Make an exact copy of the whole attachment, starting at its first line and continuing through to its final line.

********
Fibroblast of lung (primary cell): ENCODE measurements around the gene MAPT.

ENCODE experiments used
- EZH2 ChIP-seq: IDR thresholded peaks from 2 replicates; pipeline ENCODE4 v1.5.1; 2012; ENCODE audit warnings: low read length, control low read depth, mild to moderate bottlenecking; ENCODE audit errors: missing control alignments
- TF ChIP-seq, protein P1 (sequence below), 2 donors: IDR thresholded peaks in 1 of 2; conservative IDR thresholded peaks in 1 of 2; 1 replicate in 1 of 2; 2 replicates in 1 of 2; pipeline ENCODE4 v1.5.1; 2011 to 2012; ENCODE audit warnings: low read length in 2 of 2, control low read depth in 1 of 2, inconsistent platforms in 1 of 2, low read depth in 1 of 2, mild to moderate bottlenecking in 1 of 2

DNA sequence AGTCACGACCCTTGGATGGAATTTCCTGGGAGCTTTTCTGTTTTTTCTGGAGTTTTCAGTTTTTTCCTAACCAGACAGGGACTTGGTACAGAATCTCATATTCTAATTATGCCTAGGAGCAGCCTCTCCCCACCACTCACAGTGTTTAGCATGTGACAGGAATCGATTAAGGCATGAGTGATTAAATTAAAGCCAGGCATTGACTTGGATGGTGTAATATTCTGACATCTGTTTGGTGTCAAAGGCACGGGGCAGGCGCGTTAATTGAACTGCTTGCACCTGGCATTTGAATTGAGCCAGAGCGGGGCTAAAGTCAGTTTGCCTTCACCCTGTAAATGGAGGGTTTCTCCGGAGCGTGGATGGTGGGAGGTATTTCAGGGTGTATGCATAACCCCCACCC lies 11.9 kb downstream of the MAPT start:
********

Fibroblast of lung (primary cell): ENCODE measurements around the gene MAPT.

ENCODE experiments used
- EZH2 ChIP-seq: IDR thresholded peaks from 2 replicates; pipeline ENCODE4 v1.5.1; 2012; ENCODE audit warnings: low read length, control low read depth, mild to moderate bottlenecking; ENCODE audit errors: missing control alignments
- TF ChIP-seq, protein P1 (sequence below), 2 donors: IDR thresholded peaks in 1 of 2; conservative IDR thresholded peaks in 1 of 2; 1 replicate in 1 of 2; 2 replicates in 1 of 2; pipeline ENCODE4 v1.5.1; 2011 to 2012; ENCODE audit warnings: low read length in 2 of 2, control low read depth in 1 of 2, inconsistent platforms in 1 of 2, low read depth in 1 of 2, mild to moderate bottlenecking in 1 of 2

DNA sequence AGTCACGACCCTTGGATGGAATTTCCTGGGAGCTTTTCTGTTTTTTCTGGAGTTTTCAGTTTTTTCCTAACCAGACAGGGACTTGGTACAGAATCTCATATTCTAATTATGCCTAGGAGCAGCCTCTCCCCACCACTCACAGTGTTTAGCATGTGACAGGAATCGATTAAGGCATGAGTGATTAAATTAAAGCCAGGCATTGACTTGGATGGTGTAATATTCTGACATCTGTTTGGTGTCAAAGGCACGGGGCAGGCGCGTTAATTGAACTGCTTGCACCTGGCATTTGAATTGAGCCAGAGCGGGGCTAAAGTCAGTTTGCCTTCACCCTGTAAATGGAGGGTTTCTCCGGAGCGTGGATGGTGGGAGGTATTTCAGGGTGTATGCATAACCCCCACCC lies 11.9 kb downstream of the MAPT start: